- New site will feature 8,000sqm of flexible commercial space
- Design takes into account evolving workplace changes
- The building itself will feature three distinctive forms
Global architecture firm Woods Bagot has been announced the winner of a design excellence competition for a new A-grade commercial building in Penrith.
129-133 Henry Street Penrith, previously the site of the former Council Chambers, will be transformed into 8,000 square metres of flexible commercial space with activated public and retail spaces featuring green space and other sustainable features.
According to the Penrith City Council, construction will support 150 jobs with a further 430 upon completion.
Penrith Mayor Karen McKeown OAM labelled Woods Bagot’s design as innovative and said it will heavily influence the future urban character of Penrith’s CBD.
“The redevelopment of 131 Henry Street will set the benchmark for future city developments and be the catalyst for the revitalisation of the Penrith CBD, alongside Council’s investment in a new City Park and transformation of Soper Place.
“Penrith is well-positioned to become a new commercial centre for growth and innovation, with a number of other projects in the pipeline including commercial space at Soper Place, a new City Park and the $24 million upgrade of Regatta Park.”
Karen McKeown OAM, Penrith Mayor
Woods Bagot Principal, Jason Fraser, said much of the design took into account workplace changes influenced by the pandemic, with the proposal moving away from the typically uniform designs commonly seen in commercial buildings.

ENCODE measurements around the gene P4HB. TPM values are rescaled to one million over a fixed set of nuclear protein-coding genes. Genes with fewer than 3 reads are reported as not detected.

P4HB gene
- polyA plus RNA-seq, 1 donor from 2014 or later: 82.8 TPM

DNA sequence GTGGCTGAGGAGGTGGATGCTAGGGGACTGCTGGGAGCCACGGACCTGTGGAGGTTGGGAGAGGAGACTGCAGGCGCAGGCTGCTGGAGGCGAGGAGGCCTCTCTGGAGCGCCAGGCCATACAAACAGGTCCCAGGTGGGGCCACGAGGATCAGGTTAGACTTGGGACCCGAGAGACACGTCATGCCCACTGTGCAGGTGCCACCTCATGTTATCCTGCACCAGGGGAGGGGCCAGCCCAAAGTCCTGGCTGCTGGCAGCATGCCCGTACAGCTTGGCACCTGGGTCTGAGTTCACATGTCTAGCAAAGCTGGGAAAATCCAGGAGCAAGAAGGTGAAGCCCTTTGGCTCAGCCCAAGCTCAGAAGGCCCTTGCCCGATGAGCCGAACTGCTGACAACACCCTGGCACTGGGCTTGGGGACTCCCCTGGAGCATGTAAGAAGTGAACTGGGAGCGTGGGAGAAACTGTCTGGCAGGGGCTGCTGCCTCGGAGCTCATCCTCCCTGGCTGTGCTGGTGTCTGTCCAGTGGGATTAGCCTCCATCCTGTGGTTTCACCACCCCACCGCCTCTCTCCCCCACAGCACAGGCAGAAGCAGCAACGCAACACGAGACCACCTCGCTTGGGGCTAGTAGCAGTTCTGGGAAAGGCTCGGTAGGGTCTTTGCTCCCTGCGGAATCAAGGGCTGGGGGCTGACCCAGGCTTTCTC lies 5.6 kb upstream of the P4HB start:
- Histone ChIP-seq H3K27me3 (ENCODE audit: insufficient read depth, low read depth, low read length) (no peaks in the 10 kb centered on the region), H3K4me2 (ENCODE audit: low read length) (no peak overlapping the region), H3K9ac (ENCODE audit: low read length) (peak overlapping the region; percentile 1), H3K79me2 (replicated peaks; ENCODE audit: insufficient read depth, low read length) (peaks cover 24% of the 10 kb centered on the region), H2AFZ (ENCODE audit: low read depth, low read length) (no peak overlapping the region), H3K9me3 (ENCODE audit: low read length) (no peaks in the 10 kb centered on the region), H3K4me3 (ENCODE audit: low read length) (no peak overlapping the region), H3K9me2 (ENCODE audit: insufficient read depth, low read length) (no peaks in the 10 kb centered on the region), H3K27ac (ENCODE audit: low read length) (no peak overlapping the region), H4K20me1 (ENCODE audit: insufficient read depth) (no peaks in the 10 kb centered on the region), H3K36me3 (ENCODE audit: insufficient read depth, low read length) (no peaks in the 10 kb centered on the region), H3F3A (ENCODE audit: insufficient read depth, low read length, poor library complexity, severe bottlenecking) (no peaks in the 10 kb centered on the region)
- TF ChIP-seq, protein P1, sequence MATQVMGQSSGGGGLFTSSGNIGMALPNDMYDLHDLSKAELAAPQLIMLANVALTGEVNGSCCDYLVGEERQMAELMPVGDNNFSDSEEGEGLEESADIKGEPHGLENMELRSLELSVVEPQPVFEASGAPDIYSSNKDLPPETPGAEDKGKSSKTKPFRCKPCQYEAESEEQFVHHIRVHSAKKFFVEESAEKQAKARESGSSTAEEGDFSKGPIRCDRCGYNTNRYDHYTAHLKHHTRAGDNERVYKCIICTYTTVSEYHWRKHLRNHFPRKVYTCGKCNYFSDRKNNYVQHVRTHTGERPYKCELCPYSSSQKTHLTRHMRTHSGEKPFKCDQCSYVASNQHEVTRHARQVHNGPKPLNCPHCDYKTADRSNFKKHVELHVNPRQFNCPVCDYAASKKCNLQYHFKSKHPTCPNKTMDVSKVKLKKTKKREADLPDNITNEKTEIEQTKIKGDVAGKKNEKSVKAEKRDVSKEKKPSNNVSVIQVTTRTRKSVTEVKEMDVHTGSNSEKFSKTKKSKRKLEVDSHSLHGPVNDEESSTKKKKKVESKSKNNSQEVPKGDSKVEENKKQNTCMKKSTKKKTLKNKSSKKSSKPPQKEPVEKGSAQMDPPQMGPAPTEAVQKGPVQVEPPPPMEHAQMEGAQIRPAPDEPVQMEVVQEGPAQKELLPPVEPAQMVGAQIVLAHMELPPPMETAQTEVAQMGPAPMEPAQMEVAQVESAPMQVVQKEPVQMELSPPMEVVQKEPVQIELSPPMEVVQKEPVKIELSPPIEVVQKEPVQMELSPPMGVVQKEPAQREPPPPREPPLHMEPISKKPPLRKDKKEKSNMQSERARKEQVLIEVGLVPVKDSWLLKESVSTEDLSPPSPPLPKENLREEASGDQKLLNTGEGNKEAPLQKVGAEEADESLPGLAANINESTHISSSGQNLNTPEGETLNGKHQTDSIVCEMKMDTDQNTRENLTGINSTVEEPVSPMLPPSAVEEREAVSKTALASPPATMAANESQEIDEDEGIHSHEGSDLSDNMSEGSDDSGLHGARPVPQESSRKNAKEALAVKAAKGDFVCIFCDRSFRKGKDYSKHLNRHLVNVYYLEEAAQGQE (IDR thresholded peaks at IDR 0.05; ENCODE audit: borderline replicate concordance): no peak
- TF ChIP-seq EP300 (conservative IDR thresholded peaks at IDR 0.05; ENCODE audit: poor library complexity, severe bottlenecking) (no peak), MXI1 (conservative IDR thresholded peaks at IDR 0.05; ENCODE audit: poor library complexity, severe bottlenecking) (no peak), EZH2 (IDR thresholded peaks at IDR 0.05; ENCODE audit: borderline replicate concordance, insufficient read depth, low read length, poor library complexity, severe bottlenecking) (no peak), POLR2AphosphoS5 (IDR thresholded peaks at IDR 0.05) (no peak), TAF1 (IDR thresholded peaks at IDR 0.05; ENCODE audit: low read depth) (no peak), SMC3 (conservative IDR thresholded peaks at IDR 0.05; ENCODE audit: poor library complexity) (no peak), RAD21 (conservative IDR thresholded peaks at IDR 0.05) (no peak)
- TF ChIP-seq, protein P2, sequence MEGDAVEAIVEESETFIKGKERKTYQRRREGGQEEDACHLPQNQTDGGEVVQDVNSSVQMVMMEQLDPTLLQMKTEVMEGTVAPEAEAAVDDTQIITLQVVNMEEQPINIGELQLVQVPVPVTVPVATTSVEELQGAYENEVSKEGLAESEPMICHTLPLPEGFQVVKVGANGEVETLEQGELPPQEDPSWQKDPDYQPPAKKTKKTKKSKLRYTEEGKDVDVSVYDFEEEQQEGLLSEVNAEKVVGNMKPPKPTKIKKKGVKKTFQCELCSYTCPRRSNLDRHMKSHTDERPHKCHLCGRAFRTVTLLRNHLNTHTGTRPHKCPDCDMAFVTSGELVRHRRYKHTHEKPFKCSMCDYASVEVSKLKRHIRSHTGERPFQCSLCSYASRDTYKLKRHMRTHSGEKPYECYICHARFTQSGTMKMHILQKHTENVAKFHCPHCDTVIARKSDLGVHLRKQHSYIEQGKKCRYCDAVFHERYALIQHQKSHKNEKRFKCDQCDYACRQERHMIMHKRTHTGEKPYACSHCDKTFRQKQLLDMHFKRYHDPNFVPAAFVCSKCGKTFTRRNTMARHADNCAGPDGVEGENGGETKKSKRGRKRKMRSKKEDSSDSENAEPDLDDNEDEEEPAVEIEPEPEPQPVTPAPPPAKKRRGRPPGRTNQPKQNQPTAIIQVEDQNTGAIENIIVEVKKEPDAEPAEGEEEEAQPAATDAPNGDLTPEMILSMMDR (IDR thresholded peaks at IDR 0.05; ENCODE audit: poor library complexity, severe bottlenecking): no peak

“This building is fundamentally different from commercial buildings of the past. It will offer a diverse range of experiences where people can work one day in a garden in the sun, the next at a quiet indoor location and the following at a rooftop overlooking the park.
“Reinforcing its place in civic life by providing a multitude of public uses, green space will flow through the site and connect it with the future City park, creating a heart to the civic and education precinct.”
Jason Fraser, Woods Bagot Principal
Three design forms
The building itself will feature three distinctive building forms.
The first form will pay homage to the former Council Chambers building which featured an interwar modern/functionalist style of architecture – even including reclaimed bricks from the heritage façade that will be recycled in the planter walls of the ground level.
Secondly, the upper tower will be a simple rectangular form that floats above the Mansory podium – which Woods Bagot says will create a landmark, especially given that Penrith is seen as the gateway to the Blue Mountains. This will be referenced through the colour of both its glass and steel structures.
Thirdly, the third form will be an extension of the landscape through the future park that is set to be located adjacent to the site. The future park will be linked with an existing courtyard where a timber pavilion will flow into the site which Woods Bagot says will create an urban oasis.
The development application will be formally lodged by the end of the year as the winning design undergoes further development.